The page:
A steady stream of individuals flooded into Regina’s International Trade Centre on Wednesday.
Some waited in line for booster injections, some for a third shot to ease travel while restrictions remain in place, and still others for their first vaccine shot.
As we battle the fourth wave of COVID-19, politicians continue to urge vaccination skeptics to get the injection.
The overall number of people fully vaccinated in Saskatchewan has increased by 7% in the last 30 days.
Current COVID-19 restrictions and health measures seem to be working, but vaccination rates could be higher across Saskatchewan.
Some political experts say that for numbers to continue trending upward, trusted communication from leaders within the community is key to getting more of the unvaccinated population vaccinated.
Pamela Downe, University of Saskatchewan medical anthropology professor, says, “When leaders insert themselves and are accepted as a central part of society, they can make all kinds of changes and influential moments forward.”
“When that one leader, when that one person who people trust begins to role-model the ways in which we can move out of the pandemic, or recover from a natural disaster, or whatever the occasion may be, you can definitely see that trickle-down effect.”
At this point in the pandemic, that could be difficult in Saskatchewan.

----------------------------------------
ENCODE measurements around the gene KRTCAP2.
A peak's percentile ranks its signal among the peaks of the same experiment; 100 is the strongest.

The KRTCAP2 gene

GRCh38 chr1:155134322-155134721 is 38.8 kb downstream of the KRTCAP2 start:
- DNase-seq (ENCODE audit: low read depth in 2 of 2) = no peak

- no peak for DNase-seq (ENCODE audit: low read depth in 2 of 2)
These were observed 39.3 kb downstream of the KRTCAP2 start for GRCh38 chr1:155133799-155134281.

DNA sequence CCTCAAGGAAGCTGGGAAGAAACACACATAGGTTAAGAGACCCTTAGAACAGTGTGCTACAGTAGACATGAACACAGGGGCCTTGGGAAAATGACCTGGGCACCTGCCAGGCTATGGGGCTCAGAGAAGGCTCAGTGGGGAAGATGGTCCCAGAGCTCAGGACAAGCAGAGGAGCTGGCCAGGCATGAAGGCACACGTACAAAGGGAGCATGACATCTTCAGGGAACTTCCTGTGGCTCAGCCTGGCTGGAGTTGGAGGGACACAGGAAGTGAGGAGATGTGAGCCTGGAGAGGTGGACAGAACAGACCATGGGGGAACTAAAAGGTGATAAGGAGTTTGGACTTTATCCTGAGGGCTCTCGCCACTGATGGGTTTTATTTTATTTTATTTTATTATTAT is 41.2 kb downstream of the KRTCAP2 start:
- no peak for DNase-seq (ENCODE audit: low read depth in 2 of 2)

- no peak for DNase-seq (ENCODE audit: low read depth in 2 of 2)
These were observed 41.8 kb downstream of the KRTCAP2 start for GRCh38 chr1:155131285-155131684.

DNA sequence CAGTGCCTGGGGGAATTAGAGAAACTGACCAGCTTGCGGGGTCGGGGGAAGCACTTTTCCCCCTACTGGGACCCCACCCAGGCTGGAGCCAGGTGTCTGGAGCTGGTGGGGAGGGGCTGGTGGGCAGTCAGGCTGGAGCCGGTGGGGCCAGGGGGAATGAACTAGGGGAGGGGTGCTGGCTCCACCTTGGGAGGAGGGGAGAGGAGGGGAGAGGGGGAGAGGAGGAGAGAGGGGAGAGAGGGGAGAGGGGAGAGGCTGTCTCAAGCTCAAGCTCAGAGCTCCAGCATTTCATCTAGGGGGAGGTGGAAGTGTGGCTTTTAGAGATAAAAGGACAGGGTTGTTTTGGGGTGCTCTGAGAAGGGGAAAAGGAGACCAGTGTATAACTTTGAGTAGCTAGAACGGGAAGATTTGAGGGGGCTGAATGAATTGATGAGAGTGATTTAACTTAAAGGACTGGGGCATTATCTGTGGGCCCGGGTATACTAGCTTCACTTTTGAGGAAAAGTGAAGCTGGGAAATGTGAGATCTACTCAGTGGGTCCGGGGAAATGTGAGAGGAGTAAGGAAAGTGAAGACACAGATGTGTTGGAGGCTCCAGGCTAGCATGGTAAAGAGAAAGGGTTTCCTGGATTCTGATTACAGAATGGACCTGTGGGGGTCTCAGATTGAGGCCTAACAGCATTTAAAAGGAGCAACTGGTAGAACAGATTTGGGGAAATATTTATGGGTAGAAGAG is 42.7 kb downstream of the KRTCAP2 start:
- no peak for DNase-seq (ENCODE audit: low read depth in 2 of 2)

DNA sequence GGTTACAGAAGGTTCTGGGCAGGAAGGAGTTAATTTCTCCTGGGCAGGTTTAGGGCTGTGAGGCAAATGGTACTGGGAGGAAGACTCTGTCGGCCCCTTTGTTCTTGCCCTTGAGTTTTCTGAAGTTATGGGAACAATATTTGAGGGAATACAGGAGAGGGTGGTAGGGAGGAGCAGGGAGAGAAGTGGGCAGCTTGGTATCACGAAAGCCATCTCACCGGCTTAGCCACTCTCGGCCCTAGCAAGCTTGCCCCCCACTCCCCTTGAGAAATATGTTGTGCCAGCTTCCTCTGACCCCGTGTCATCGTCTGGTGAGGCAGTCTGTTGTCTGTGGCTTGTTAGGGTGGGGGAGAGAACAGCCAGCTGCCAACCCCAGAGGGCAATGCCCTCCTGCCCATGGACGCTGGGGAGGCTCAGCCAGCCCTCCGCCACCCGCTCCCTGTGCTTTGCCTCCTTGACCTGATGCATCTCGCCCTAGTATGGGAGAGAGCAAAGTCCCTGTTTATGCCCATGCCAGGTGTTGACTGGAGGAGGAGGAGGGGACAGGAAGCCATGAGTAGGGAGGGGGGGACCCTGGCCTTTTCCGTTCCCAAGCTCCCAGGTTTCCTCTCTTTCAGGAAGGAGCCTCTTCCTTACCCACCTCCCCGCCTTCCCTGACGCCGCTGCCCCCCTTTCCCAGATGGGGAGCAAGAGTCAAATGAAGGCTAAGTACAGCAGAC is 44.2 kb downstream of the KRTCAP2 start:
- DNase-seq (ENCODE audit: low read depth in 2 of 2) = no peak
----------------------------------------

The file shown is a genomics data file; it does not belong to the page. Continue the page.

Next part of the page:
An Angus-Reid poll on Canadian leaders shows Saskatchewan Premier Scott Moe’s approval rating slipping to 43 per cent, a drop of 18 points since June 2021.
“What you’re actually seeing generally is simply a natural fatigue with government,” says Kim Coates, a public policy professor at the University of Saskatchewan. How many orders can we handle? How many assurances are we going to get? How many times can we change our habits? “Can we put ourselves on lockdown and then come out of it?”
Political experts believe that when leaders inspire and motivate people to look at any phenomenon in a new light, the community will gradually shift, and that by earning the trust of vaccine skeptics, they will shift the collective mindset, potentially leading to more people visiting vaccination clinics across the province.
Source_ the Canadian Press